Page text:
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Target down

June 16, 2019 By David Dorf

It’s every chain retailer’s nightmare. Inoperable point-of-sale registers chainwide with frustrated customers leaving their carts and exiting the store. Saturday afternoon something went wrong at Target and registers stopped worked properly. First and foremost, many reports say the Target employees kept their cool and genuinely tried to help customers. Twitter had reports of employees handing out coupons, snacks, and free Starbucks.

Speaking of Starbucks, something similar happened to them back on April 24, 2015 when a system refresh went wrong and caused 94% of their North American store register to cease ringing transactions. Estimates at the time claim it cost the chain around $3M in sales. But it was also an opportunity to demonstrate excellent customer service in the face of adversity. I don’t think Starbucks was really harmed overall and may have even impressed customers.

It’s the main reason some retailers are nervous about cloud-based POS solutions. If something catastrophic goes wrong in the cloud, it could impact all the stores and halt sales like what happened to Target. While we don’t yet know why the Targets are down, its clearly something systemwide across the entire chain. (My early guess is that the network is fine, and this is caused by a configuration or data issue. After about 2 hours, it appears to have been fixed.)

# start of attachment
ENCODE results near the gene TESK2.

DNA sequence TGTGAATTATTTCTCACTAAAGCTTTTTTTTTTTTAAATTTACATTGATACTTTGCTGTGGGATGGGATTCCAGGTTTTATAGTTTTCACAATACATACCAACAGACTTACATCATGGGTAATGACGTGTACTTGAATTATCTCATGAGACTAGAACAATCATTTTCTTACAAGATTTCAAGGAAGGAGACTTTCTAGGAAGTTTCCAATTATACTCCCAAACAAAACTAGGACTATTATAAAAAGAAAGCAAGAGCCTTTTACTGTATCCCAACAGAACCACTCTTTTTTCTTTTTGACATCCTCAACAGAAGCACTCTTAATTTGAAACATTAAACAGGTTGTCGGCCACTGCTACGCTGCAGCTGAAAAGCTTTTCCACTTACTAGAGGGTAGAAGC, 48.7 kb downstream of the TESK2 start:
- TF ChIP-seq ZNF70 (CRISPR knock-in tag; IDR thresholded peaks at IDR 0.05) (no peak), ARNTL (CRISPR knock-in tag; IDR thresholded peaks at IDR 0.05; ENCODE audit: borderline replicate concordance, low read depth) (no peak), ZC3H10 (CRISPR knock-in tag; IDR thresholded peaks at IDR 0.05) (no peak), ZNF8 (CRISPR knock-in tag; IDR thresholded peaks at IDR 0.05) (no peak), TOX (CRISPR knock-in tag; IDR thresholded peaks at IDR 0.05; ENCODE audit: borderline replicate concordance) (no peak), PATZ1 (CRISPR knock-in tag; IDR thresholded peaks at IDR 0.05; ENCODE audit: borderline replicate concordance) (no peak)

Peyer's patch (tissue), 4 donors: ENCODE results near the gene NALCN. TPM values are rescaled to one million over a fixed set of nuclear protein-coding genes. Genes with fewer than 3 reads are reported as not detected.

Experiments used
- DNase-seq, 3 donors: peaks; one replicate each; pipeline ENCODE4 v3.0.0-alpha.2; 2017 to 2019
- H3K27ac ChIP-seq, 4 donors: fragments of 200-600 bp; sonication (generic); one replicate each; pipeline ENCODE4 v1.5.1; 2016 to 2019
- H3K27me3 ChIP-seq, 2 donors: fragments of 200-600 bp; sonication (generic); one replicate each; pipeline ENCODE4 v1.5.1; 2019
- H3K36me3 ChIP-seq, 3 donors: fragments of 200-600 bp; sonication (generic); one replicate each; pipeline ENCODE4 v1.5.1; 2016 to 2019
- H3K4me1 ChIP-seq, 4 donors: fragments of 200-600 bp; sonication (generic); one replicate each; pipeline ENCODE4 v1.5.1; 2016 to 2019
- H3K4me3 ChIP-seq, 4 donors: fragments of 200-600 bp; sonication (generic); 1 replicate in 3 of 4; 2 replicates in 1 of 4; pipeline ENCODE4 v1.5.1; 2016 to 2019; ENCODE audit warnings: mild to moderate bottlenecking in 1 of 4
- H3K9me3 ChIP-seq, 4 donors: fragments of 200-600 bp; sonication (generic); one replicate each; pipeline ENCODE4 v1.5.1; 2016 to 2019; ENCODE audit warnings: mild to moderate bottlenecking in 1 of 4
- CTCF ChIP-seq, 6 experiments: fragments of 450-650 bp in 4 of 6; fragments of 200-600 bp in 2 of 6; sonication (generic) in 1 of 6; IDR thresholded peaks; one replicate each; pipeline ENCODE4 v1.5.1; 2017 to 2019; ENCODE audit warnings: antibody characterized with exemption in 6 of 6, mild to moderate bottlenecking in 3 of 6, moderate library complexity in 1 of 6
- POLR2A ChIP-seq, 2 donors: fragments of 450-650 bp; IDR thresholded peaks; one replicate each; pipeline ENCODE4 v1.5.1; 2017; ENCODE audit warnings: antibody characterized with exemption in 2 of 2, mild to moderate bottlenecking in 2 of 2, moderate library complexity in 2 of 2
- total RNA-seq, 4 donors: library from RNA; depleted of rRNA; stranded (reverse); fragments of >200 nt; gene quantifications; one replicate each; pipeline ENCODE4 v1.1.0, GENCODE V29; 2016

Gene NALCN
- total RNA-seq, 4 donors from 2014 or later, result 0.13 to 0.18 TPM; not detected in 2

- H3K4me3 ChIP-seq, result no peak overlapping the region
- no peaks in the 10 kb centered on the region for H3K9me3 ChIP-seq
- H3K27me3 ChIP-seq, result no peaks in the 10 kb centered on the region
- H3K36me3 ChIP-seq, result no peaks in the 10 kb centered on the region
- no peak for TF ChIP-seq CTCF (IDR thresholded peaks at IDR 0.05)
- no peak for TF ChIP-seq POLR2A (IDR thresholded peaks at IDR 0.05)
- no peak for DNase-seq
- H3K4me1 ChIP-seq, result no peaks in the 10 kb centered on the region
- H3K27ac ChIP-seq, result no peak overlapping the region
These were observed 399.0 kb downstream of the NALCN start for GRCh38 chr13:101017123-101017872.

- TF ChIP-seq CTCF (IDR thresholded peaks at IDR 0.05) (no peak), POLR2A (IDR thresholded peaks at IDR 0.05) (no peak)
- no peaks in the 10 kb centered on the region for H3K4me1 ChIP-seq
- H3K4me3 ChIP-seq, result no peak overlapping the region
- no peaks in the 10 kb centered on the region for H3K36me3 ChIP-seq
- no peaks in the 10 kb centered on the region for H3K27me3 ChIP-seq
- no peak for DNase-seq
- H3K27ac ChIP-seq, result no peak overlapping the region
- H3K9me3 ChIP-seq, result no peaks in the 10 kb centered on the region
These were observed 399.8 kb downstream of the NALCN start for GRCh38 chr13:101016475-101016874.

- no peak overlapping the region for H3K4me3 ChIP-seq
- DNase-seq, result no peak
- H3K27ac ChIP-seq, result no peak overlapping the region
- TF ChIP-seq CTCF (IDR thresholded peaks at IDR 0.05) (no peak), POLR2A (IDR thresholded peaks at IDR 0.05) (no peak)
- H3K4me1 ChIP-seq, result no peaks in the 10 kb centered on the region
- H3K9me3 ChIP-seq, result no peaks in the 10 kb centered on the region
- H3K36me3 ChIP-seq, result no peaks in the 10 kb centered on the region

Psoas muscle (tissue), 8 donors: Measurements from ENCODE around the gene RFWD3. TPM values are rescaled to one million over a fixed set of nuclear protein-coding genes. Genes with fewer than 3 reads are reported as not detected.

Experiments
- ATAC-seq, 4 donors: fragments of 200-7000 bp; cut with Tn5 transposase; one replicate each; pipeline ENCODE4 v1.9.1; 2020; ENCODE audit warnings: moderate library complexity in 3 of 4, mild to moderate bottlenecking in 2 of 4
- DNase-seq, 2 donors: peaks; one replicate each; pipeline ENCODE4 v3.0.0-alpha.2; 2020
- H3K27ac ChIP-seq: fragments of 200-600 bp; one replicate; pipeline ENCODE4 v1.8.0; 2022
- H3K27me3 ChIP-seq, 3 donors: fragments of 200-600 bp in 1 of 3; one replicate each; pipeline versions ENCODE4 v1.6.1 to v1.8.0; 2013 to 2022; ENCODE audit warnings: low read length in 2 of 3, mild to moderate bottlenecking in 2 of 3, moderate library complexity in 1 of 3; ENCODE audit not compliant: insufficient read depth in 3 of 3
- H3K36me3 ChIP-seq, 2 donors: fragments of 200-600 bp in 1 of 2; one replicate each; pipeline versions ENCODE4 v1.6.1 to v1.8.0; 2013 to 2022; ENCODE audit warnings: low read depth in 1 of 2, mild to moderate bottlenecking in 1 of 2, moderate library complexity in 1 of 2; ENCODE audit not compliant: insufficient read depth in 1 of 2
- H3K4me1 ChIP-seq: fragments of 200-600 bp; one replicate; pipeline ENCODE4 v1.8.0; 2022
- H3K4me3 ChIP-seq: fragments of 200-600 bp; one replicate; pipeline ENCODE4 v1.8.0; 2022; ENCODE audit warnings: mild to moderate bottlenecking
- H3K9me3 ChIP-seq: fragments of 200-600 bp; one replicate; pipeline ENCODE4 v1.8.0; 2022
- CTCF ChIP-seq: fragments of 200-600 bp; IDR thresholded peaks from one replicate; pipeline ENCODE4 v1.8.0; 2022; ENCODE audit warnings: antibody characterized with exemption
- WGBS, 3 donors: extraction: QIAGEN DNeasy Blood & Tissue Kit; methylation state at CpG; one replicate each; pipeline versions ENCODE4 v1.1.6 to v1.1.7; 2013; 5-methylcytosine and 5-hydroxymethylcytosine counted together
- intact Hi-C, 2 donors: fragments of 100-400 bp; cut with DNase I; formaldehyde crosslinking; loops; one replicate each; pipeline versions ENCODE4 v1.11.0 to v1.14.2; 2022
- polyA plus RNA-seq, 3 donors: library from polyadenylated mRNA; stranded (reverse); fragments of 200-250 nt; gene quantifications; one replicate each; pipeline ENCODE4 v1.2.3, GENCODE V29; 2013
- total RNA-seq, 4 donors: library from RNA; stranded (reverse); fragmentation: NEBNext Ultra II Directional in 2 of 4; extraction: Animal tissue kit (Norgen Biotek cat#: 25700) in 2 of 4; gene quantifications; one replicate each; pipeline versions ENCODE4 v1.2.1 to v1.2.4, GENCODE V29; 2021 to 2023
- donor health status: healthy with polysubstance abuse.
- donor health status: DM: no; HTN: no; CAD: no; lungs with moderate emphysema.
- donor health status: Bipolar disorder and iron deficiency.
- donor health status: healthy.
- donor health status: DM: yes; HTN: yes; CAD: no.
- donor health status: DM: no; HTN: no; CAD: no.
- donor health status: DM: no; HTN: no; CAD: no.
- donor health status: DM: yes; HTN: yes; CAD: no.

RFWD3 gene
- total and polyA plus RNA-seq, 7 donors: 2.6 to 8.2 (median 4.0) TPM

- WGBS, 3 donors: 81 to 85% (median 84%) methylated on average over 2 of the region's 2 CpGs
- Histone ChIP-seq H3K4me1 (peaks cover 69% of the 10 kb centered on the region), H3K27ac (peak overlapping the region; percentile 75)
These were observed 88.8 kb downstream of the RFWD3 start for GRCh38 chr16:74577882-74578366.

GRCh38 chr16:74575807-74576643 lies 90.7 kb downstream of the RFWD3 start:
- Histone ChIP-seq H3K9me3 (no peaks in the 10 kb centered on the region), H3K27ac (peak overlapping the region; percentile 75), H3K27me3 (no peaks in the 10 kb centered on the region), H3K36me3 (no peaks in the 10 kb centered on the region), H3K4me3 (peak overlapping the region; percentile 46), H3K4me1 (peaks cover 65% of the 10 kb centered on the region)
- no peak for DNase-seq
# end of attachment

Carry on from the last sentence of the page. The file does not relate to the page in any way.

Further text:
There’s no need to panic and revolt against cloud solutions altogether. For a critical system like POS, retailers need a hybrid cloud architecture. That is, a solution that can be disconnected from the cloud and still operate “on an island.” To achieve this, the in-store systems must cache product information like barcodes and prices. Then transactions can still be rung up while offline.

Of course usually when a store is offline, its ability to process credit cards is also impacted. There are floor-limits to automatically approve smaller amounts, and retailers can use the phone to perform manual approvals.

But in many cases, large retailers will have a secondary network, like the cell phone network, that can be used when the main network connection is severed. But these days, at least in North America, networks are pretty darn reliable.

As a former retailer that hated receiving emergency calls on the weekend, I certainly hope this issue gets resolved quickly. And I certainly hope customers have no malice toward Target. Just go back tomorrow and make your purchases!

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